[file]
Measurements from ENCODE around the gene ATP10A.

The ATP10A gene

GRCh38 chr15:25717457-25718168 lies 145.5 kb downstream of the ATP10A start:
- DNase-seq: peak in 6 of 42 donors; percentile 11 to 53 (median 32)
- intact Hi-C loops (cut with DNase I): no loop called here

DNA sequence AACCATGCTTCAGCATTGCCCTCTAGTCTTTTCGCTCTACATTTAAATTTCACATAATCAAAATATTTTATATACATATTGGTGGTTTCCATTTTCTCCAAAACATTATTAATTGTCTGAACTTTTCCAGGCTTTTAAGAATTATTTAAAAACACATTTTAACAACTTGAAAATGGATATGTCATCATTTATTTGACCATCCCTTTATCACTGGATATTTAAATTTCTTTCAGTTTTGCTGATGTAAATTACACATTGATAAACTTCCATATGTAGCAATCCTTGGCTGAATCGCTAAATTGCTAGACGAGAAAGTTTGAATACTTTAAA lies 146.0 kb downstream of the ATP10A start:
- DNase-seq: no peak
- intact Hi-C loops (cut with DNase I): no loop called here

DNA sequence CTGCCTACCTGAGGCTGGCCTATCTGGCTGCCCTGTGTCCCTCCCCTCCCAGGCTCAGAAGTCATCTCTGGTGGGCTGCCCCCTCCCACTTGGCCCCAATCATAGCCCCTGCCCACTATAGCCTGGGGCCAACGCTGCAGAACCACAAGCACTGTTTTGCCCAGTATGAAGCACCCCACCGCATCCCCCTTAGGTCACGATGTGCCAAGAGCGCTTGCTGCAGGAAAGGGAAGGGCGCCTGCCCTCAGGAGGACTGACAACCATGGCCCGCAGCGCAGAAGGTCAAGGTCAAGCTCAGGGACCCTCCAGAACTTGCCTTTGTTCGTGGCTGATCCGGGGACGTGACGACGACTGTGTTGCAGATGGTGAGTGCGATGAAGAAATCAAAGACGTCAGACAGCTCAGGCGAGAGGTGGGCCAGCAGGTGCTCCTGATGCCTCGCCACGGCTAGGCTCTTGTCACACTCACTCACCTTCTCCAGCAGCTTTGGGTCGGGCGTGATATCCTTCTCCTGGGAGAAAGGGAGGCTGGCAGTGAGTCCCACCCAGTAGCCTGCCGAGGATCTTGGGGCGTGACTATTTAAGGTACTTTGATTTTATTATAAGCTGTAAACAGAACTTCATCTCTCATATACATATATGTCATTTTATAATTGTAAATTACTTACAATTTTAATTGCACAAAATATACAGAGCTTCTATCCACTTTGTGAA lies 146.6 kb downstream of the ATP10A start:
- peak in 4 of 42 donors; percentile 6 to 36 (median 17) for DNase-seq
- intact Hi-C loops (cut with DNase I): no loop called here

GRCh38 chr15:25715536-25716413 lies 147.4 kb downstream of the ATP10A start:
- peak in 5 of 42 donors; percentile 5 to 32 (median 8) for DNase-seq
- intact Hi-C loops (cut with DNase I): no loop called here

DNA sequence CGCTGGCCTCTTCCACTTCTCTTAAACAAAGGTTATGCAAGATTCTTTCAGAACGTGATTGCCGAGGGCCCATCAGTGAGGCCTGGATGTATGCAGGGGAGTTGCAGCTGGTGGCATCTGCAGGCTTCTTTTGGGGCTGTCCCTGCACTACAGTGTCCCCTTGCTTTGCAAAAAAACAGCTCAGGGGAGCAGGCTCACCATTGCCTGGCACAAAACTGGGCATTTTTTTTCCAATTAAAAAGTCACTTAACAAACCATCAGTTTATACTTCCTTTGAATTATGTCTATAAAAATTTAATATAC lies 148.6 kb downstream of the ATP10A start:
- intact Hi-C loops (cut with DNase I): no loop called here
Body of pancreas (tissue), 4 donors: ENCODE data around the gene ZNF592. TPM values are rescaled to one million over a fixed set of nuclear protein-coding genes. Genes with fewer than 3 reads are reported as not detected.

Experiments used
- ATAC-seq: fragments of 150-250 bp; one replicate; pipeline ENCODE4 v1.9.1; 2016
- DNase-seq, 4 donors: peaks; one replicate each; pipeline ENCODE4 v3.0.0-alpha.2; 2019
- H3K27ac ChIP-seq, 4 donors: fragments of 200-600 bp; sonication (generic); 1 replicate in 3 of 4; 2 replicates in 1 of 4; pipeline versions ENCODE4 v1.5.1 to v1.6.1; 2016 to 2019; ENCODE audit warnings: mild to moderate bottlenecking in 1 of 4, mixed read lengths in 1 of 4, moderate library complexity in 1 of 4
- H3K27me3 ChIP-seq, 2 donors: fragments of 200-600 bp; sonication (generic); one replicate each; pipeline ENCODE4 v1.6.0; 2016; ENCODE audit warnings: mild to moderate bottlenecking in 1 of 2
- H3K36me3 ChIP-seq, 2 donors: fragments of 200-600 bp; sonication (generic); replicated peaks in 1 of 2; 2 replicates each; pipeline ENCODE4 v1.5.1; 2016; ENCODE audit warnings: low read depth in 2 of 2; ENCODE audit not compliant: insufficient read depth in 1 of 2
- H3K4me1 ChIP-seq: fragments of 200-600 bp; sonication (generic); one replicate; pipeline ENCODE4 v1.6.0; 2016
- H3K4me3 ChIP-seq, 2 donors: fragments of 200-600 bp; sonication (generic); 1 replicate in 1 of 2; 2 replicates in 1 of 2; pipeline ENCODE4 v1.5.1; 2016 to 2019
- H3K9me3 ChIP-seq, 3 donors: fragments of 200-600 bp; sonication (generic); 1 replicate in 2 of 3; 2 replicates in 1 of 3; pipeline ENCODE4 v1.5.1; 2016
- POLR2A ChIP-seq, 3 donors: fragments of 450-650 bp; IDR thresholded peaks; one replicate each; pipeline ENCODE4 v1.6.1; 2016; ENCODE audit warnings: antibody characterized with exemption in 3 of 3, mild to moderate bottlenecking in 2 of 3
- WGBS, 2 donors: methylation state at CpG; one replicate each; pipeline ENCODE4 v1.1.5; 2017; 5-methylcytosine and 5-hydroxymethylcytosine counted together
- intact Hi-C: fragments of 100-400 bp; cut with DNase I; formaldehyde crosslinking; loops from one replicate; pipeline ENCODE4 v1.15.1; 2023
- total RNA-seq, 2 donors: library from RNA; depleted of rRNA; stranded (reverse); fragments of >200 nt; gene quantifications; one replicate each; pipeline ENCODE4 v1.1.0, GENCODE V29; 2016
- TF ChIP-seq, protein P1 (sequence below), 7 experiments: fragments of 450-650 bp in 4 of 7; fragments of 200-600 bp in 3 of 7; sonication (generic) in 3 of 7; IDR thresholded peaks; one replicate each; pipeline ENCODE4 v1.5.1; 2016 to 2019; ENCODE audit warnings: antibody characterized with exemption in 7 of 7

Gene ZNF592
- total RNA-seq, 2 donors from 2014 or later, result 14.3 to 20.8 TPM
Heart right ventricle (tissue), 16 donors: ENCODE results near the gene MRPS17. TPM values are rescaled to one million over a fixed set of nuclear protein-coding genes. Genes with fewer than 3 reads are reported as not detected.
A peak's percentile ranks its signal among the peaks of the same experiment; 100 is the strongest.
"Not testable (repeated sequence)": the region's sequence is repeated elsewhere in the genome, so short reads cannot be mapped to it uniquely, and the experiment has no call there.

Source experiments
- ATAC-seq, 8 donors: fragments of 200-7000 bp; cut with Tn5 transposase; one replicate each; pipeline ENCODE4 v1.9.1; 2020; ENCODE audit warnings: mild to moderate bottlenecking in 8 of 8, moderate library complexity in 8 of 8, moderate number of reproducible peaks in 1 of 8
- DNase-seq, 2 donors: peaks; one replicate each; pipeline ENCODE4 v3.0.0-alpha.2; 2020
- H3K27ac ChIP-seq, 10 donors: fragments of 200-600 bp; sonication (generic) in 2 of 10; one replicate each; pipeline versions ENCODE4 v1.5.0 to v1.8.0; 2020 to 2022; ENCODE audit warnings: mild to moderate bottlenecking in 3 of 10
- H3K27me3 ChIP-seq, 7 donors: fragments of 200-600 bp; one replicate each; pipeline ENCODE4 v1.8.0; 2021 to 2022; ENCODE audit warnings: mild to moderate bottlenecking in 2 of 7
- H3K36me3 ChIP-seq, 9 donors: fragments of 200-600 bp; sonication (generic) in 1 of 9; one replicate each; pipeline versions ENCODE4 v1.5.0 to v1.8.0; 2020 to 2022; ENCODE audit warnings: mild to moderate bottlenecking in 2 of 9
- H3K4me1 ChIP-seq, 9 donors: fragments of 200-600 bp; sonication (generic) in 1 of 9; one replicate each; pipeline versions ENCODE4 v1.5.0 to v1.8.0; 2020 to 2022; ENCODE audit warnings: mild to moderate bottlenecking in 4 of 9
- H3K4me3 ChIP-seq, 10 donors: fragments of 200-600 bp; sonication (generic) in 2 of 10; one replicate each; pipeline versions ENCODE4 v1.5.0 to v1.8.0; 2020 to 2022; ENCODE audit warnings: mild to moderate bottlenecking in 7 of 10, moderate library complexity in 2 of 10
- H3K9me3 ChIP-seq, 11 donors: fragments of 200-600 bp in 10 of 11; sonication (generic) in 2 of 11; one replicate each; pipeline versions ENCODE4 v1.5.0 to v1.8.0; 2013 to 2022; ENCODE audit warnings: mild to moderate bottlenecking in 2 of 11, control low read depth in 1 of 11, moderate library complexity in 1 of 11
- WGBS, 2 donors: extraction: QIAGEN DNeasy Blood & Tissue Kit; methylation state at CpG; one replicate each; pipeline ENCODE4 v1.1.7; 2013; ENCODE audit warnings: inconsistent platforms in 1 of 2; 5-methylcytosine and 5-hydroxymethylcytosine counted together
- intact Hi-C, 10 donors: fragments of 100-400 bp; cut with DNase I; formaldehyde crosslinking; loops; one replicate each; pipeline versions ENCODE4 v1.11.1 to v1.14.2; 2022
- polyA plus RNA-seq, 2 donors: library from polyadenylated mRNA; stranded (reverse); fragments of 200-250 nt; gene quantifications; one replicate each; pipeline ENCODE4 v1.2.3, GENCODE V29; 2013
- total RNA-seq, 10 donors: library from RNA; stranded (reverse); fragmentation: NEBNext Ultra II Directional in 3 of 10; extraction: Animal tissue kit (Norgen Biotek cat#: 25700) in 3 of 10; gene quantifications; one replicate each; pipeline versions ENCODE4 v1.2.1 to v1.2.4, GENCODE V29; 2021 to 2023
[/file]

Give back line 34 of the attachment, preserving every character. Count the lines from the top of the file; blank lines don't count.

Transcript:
Heart right ventricle (tissue), 16 donors: ENCODE results near the gene MRPS17. TPM values are rescaled to one million over a fixed set of nuclear protein-coding genes. Genes with fewer than 3 reads are reported as not detected.